It's interesting to note the frequency with which some words are employed in the English language despite the richness of its vocabulary. And it's not limited to the "awesome" and "so" and "totally" overused by those born after Ronald Reagan became president.
One of the more prominent examples currently is "robust." From a robust commitment of troops to Afghanistan to a robust public option, the word seems to pop up everywhere in conversation nowadays. I overheard two engineer-types in a restaurant the other day discussing the need for a robust variety of solutions to a software glitch they were addressing.
The term that's got my goat recently is "outrage." Just in the past week, I've heard people expressing their outrage at Tiger Woods's serial infidelities, President Obama's receipt of the Nobel Peace Prize, the health insurance reform bill making its way through the Senate, and the man who threw a tomato at Sarah Palin.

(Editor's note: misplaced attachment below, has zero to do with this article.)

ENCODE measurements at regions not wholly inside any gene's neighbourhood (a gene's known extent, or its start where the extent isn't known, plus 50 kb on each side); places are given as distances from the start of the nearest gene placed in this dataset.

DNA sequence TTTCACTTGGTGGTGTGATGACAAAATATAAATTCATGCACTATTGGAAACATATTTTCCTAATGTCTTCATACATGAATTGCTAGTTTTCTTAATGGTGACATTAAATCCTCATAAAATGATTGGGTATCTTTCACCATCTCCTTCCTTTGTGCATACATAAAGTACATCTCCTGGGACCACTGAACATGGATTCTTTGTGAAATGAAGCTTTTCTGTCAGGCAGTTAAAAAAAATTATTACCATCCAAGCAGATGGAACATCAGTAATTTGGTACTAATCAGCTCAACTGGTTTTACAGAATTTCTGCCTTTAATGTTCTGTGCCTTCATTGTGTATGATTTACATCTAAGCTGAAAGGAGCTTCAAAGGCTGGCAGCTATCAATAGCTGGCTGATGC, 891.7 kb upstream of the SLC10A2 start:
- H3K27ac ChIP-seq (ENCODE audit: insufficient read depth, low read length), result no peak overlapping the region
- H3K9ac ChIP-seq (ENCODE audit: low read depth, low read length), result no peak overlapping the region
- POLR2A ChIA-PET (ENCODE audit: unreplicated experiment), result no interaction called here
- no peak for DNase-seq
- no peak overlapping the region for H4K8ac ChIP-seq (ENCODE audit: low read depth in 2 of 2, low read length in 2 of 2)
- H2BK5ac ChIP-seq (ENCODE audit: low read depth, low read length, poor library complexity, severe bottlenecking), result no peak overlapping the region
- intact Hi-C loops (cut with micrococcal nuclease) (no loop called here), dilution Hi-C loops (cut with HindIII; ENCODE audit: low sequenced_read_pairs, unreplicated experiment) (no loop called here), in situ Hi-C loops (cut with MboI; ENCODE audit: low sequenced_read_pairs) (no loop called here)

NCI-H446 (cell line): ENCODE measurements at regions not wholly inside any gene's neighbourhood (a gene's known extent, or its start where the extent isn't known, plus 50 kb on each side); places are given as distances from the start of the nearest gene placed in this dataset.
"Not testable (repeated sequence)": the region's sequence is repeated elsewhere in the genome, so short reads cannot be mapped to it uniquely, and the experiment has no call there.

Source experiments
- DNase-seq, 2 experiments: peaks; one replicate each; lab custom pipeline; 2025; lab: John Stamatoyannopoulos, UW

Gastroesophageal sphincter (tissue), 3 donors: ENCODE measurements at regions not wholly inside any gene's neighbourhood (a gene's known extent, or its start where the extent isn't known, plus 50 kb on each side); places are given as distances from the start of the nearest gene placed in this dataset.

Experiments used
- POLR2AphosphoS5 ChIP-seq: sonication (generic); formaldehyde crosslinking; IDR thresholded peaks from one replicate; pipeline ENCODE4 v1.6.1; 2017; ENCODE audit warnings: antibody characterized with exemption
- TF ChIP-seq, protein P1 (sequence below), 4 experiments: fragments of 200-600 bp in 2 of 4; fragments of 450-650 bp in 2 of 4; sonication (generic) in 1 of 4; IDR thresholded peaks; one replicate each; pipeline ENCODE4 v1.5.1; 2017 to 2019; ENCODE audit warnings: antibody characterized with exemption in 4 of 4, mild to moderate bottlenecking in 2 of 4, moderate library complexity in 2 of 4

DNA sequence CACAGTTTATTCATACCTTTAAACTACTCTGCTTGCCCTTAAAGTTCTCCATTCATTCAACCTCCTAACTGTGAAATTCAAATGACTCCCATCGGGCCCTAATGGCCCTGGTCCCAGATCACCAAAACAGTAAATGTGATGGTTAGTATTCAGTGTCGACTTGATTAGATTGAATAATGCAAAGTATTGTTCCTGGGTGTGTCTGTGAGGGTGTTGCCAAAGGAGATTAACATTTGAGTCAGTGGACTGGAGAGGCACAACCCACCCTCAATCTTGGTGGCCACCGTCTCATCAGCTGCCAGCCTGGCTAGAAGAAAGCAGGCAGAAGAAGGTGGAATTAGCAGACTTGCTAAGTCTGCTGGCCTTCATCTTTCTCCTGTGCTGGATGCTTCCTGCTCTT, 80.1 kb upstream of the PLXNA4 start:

One of the more trivial targets of outrage was the MTV reality series, "Jersey Shore." Apparently, the show focuses on a group of young Italian-American males, self-described "Guidos", their fascination with hair gel, six-pack abs, and the buxom bleach blonde Guidettes who love them.
Italian-American societies everywhere expressed their outrage at the way their proud heritage was being stereotyped and demeaned by the show's banality. Individuals of Italian descent hastened to add their outrage, frequently stating that Italian-Americans are the last minority it's acceptable to ridicule. Domino's Pizza removed its sponsorship of "Jersey Shore," presumably under pressure, because the show didn't enhance the chain's image.
The outcome of the outrage was predictable. "Jersey Shore" might have collapsed like an overbaked soufflé had it been ignored. Now buoyed by the media mini-firestorm, it will almost certainly survive for at least a few more episodes as curious onlookers tune in.
Mission accomplished, MTV...
Perhaps everyone needs to dial back his outrage at the more mundane and trivial occurrences in life, lest the power of outrage be blunted and lost through overuse, and unavailable when it's truly needed.